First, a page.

Sand Dune Park Reopens in Manhattan Beach...Just Make A Reservation First
Manhattan Beach's Sand Dune Park reopened Monday amid enthusiasm from fitness buffs and concern from some locals who fear that the noise, traffic and pollution that caused the park to close a year ago would return.
The popular park closed last summer due to complaints by a number of residents who saw an increase in litter and traffic invade their neighborhood. A giant 300 foot hill provides an intense workout challenge for those eager to traverse up the steep incline.
To deal with the crowds, the city of Manhattan Beach created an online reservation system, at a charge of $3.50 per person per hour.
East L.A. resident Thomas Rees made reservations earlier in the morning and was playing with his 9-year-old daughter Skye at the bottom of the hill.
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"My daughter and I are going to race each other," Rees said as he eagerly awaited his 3 p.m. appointment time to use the park.
Rees heard about Sand Dune Park from a co-worker who said the workout would be more challenging than any other hiking trail in L.A.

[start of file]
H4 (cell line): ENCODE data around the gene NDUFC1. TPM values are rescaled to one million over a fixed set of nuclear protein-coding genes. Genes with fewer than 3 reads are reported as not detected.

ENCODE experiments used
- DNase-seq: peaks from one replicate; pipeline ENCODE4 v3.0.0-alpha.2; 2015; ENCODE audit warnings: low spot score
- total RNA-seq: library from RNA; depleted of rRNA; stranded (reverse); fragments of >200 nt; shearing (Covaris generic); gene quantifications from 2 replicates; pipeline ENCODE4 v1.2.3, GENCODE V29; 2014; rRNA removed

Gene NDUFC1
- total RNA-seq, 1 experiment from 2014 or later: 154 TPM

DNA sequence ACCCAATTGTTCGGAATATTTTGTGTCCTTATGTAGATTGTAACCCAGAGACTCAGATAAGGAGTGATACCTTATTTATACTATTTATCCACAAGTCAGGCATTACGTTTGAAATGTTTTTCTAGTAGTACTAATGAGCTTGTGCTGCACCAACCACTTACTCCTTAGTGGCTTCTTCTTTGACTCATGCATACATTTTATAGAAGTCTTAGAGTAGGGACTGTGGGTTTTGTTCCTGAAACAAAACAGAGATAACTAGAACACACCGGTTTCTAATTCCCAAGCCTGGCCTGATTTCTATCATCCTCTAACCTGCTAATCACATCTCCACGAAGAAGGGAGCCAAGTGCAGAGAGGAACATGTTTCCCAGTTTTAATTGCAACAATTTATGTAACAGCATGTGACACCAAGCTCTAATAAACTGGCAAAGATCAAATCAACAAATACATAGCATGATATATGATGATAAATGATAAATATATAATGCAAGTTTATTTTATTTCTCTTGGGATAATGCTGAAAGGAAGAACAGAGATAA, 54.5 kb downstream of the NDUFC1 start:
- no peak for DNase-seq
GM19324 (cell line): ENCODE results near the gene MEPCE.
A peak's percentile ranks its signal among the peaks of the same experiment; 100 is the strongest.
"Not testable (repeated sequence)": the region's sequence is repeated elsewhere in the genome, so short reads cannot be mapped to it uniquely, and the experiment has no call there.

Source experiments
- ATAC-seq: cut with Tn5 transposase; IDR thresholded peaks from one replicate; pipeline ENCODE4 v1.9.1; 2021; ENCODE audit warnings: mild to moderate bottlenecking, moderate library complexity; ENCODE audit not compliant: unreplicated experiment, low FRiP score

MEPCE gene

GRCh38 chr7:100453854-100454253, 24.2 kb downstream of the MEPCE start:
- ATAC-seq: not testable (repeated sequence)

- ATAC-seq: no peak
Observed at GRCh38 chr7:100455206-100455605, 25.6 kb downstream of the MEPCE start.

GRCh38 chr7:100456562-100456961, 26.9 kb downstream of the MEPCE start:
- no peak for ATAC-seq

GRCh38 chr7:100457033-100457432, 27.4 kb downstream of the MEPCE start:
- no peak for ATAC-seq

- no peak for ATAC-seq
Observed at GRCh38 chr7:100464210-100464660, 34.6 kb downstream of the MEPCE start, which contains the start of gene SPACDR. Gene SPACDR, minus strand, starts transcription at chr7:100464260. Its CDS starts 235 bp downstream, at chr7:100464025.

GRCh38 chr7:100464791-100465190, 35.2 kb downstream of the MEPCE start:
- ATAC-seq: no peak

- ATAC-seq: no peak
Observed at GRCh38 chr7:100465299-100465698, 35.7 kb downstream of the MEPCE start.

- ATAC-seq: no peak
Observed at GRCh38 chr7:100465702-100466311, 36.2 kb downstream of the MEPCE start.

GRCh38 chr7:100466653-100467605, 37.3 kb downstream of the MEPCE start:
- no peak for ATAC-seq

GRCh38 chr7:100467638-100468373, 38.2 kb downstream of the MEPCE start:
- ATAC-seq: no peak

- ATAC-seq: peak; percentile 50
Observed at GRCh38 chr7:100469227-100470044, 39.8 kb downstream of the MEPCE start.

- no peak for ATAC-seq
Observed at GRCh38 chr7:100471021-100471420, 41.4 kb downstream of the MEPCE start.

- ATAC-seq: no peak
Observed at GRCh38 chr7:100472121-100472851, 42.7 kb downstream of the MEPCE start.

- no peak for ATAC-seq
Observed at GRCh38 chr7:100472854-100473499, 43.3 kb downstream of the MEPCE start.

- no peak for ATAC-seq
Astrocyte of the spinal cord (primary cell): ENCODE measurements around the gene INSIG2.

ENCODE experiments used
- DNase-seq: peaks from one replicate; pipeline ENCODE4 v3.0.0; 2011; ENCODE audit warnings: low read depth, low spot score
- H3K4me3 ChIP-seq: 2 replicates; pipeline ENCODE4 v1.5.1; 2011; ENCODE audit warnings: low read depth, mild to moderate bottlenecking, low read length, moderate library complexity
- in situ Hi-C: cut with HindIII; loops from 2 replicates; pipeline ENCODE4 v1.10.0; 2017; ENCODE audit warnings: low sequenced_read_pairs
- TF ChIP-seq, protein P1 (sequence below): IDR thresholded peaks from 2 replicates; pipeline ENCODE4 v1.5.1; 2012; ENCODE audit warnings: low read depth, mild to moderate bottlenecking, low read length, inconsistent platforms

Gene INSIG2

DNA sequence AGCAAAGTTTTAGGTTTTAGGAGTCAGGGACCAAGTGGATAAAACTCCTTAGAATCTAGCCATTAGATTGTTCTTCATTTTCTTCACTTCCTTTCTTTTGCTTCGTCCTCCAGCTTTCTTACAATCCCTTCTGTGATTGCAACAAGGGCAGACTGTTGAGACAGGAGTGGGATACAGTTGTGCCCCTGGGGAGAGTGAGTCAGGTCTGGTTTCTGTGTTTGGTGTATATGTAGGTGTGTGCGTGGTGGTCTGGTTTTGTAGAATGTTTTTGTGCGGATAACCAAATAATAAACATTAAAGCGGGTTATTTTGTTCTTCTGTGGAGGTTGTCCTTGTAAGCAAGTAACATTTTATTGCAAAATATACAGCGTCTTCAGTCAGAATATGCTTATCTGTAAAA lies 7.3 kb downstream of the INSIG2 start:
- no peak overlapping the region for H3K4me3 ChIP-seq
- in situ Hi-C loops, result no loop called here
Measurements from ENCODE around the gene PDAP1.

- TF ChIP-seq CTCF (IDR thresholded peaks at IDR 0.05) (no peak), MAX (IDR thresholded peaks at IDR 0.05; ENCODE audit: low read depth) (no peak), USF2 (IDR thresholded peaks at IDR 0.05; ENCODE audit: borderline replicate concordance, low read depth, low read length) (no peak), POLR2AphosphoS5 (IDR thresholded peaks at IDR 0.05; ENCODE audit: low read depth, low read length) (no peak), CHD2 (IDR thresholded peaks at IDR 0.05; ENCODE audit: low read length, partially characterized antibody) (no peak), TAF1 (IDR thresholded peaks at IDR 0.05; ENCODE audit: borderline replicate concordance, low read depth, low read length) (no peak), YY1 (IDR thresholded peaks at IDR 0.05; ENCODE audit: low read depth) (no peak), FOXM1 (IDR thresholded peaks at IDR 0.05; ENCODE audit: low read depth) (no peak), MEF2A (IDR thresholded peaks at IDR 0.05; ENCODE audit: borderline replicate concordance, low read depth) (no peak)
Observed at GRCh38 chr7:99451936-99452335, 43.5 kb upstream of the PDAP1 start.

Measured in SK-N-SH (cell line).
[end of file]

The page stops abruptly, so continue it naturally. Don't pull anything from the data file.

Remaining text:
Jennifer Petrilla was also excited to use the park
"We've been wanting it to open since June," said Petrilla, 34, who moved to Manhattan Beach a month ago with her husband and children. "It's nice because my kids and I can work out at the same time."
Manhattan Beach resident Suzanne Hadley, 46, lives around the corner from the park and hoped the online system benefits both the neighborhood and park users.
"I'm fine with the park opening and hopeful that this compromise will help both sides," Hadley said, adding that she was still concerned about the potential noise.
Betty Newton, who lives across the street from Hadley, was not as optimistic.
"I just don't like it," Newton said. "It's been getting progressively worse since they started climbing the hill 10 years ago."
Newton has lived near Sand Dune Park since 1948 and helped build it with her husband and other locals. Last year, she joined other residents demanding that the Manhattan Beach City Hall close the park because of the increase in litter and noise.
The Weekly later caught up with Rees, who was running down the hill with his daughter.
"It was worth it to make the drive from East L.A.," Rees said, out of breath. "I'm gonna make another run right now."
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